Understanding Financial Leverage
The easiest way to grasp the concept of financial leverage is through your house mortgage. However, for financial leverage to be advantageous, it must fulfill two essential criteria. To avoid repossession, the borrower must be able to make payments. Another factor affecting leverage is whether or not an asset is worth what it is worth. The return on investment increases if the asset appreciates, whereas it decreases if the asset depreciates. If these two requirements are not met, leverage becomes unfavorable.
The failure to repay hazardous loans forced several of these firms, such as Orion Pictures and Live Entertainment to file for bankruptcy. If a firm wants to utilize leverage effectively, it needs accurate predictions, solid management judgments, common sense, and an unbiased assessment of the risks.
Unfortunately, most people are overly enthusiastic about leverage’s capacity to enhance profits without considering the obligations they may have to repay if the strategy doesn’t work out. It’s either they hit the ground running and become the new phenomenon in town, or they start slowly and establish their reputation as more people become aware of their exceptional service delivery. In spite of this, borrowing raises a company’s fixed costs of operation. Identifying possible hazards is crucial to ensuring that borrowed money is used effectively in the long run.
Financial Leverage Risk Measurement
Short-term liquidity ratios and long-term capitalization ratios are commonly used by corporate management to gauge financial leverage.
Since inventory isn’t included in the current assets, the acid-test ratio gives a better evaluation of the company’s current assets for the purposes of satisfying its current liabilities commitments.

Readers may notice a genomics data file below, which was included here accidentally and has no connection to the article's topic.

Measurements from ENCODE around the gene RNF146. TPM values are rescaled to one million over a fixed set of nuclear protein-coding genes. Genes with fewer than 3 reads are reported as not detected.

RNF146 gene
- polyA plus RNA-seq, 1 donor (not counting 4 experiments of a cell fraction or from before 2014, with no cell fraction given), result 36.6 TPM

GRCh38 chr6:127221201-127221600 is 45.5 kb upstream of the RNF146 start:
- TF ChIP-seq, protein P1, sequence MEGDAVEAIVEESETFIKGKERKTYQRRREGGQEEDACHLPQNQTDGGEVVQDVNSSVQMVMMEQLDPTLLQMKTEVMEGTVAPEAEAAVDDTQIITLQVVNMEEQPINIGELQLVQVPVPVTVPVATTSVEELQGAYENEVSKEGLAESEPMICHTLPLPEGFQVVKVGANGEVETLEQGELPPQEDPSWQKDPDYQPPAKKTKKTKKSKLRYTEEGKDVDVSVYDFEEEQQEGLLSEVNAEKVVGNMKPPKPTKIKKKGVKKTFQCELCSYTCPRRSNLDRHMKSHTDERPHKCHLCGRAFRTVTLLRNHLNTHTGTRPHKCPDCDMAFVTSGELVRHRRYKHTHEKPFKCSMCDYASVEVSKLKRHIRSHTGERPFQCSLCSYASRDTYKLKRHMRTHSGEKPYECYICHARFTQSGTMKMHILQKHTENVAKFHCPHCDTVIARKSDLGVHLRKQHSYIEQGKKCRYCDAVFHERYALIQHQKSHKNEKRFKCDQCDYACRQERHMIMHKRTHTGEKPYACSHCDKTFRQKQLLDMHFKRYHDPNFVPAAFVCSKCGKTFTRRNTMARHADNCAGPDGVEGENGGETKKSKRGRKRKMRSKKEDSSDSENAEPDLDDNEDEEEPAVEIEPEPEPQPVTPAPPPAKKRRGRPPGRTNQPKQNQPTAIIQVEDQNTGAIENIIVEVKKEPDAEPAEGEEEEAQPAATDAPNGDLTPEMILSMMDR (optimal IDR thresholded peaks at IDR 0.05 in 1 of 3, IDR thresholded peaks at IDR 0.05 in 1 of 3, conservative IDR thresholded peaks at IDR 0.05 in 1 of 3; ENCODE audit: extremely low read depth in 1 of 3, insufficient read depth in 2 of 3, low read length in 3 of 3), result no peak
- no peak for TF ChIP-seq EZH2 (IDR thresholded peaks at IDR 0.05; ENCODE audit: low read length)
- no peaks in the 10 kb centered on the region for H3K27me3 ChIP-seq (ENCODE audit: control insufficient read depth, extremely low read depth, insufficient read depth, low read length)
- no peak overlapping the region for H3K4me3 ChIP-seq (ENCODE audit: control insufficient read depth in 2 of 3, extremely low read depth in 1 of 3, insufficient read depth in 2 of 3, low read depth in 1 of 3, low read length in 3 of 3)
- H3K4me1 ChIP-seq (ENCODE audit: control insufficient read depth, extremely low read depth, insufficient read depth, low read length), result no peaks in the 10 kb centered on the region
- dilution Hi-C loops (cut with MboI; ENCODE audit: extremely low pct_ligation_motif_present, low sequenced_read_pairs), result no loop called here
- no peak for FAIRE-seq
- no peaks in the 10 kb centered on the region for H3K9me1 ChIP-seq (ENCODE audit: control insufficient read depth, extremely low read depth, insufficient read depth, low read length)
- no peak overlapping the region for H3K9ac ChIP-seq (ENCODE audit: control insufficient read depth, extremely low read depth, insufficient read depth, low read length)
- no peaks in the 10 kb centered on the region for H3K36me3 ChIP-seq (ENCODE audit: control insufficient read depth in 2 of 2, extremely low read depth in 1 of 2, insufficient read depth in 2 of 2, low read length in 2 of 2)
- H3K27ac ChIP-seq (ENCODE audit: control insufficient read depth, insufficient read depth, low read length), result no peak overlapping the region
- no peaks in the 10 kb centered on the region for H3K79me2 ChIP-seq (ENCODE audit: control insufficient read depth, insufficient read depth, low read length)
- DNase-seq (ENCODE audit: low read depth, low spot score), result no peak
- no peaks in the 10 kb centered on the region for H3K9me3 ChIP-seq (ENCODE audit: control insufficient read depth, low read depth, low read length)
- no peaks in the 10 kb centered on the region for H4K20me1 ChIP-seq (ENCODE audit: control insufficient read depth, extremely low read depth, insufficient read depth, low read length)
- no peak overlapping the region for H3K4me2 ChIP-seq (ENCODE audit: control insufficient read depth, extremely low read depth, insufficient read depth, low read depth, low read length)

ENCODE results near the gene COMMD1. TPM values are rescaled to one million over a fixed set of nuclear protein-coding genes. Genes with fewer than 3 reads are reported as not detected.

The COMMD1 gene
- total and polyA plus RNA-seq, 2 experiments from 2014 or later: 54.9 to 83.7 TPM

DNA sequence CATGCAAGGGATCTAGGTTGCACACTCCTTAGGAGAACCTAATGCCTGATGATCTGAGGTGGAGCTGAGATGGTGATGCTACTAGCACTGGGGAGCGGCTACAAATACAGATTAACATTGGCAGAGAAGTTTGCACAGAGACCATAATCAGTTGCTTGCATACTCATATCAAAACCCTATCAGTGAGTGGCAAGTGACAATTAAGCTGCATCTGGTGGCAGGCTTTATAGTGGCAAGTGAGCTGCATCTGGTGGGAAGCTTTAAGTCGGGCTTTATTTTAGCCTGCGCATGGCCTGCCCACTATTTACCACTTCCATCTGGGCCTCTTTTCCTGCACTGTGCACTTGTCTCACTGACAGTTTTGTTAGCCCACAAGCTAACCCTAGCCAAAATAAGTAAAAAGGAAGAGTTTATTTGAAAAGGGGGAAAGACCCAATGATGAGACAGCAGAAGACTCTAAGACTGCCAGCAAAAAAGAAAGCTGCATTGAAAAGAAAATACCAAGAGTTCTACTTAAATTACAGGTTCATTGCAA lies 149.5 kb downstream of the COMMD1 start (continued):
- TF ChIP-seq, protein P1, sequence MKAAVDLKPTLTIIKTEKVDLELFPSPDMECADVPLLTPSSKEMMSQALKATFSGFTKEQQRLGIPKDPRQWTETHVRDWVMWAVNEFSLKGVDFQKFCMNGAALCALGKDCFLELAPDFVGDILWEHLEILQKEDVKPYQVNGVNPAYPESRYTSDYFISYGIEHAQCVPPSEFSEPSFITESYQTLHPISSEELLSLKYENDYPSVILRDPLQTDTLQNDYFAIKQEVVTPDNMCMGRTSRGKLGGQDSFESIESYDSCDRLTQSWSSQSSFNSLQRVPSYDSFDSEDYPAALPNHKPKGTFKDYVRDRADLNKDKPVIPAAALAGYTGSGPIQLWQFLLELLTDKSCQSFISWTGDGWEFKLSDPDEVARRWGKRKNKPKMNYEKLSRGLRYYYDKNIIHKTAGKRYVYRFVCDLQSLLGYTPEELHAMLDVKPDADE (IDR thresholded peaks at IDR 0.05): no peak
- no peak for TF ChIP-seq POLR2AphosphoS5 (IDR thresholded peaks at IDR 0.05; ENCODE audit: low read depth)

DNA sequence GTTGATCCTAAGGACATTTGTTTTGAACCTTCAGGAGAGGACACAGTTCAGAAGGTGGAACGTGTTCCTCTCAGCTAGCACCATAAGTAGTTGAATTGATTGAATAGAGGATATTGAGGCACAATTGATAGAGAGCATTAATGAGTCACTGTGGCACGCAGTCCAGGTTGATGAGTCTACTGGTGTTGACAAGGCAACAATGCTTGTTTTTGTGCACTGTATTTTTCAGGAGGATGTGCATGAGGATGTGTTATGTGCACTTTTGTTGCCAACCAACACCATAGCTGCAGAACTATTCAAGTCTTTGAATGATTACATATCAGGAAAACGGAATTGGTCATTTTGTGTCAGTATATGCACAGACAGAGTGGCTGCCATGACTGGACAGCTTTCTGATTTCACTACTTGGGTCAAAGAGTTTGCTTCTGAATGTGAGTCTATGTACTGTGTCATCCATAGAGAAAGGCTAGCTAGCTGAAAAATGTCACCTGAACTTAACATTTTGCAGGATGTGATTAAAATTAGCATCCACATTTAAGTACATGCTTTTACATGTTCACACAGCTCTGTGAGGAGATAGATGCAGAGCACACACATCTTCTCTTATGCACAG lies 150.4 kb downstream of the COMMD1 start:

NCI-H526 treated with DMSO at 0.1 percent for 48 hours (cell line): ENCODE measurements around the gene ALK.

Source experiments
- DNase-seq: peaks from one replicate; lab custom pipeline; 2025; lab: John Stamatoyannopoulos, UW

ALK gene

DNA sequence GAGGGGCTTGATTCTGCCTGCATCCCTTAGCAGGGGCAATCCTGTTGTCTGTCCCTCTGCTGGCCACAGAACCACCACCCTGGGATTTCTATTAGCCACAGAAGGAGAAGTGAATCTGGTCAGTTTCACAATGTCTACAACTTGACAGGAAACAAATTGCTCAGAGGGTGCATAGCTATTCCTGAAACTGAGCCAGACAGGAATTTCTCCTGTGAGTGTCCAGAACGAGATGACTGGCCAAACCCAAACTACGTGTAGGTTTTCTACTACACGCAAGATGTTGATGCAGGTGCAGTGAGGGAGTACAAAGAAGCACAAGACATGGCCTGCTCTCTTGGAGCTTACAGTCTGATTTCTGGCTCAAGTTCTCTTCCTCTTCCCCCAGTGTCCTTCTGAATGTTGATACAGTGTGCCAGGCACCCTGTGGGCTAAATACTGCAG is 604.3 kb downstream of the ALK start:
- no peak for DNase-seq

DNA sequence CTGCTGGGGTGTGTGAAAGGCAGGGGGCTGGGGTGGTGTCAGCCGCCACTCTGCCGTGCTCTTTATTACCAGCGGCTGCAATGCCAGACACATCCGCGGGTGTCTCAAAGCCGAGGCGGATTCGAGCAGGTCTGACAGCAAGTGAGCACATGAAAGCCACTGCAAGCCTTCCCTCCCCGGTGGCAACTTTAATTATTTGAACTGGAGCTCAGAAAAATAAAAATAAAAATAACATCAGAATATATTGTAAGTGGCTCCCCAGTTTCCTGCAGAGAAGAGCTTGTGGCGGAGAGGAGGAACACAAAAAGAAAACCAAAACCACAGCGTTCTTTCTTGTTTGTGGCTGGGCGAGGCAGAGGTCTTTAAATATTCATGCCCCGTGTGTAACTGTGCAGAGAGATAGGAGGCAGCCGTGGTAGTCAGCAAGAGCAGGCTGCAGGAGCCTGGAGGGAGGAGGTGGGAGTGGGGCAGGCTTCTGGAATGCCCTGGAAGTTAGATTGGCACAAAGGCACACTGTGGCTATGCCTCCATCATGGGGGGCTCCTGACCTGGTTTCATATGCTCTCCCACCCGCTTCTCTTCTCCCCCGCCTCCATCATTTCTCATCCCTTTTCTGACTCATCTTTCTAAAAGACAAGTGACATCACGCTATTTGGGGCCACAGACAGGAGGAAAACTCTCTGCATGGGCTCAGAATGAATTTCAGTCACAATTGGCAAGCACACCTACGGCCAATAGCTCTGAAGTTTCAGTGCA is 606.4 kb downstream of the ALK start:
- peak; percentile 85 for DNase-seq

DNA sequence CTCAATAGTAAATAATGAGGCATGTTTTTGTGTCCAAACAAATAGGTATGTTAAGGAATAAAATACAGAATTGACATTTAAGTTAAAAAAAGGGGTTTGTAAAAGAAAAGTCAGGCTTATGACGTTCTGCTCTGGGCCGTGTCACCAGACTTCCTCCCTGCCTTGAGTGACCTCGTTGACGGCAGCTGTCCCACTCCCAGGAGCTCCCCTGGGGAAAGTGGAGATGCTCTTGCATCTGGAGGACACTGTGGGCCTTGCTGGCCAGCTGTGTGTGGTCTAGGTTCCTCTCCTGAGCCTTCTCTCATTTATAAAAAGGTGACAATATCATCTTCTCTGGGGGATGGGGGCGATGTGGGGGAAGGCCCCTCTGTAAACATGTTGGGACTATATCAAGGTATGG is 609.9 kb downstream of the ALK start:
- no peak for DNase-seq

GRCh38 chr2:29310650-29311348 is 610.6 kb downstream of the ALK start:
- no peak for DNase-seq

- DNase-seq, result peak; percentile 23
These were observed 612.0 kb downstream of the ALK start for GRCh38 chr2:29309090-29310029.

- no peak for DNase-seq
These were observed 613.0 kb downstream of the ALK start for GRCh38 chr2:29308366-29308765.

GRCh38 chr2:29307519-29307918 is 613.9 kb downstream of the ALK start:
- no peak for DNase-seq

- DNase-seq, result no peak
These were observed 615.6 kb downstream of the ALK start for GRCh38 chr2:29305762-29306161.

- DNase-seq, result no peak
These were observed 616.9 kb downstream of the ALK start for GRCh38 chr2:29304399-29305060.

They are also used to measure the amount of debt a company has.
Two of the most common capitalization ratios are the long-term debt to capitalization ratio and total debt to capitalization ratio. Financial leverage can also be measured using these ratios. Although it is possible to skew the ratio if the company’s management leases its assets without capitalizing their worth on the balance sheet. A company’s management may also choose to employ short-term debt to pay both short- and long-term capital needs in a low-interest-rate environment. In addition, the interest coverage ratio is essential since it demonstrates a company’s capacity to generate enough pre-tax operating income to pay the cost of its debt obligations.
Additionally, the ratio of money from operations to total debt and free operational cash flow to total debt are significant risk measures utilized by management.
Establishing a company’s financial structure requires careful consideration of a wide range of quantitative and qualitative criteria. An organization that has high and consistent sales is better positioned to use financial leverage than one that has lower and more variable revenues.
As for business risk, a firm with less operational leverage tends to be better equipped to take on more financial debt than one with higher operating leverage.
Third, fast-growing firms are more prone to rely on financial leverage since they require more cash than their slower-growing rivals.
Fourth, a firm with a higher tax rate tends to borrow more in order to benefit from the interest tax shield.
Less profitable companies tend to utilize higher financial leverage since they are generally not in a strong enough position to support their business operations with their own cash.
Examining a wide range of internal and external issues can also be helpful in making a capital structure selection. From a management perspective, firms with aggressive CEOs tend to utilize greater financial leverage than those without. Therefore, their goal in utilizing financial leverage is not just to improve the firm’s results, but also to assist them to maintain control of the organization.
Stocks and bonds can also be issued in good times to raise cash. As a result of difficult economic circumstances, lenders of capital tend to choose a secured position, which in turn emphasizes the usage of borrowed capital. So, management prefers to organize capital composition in a way that will allow future capital raising flexibility in a constantly changing market environment.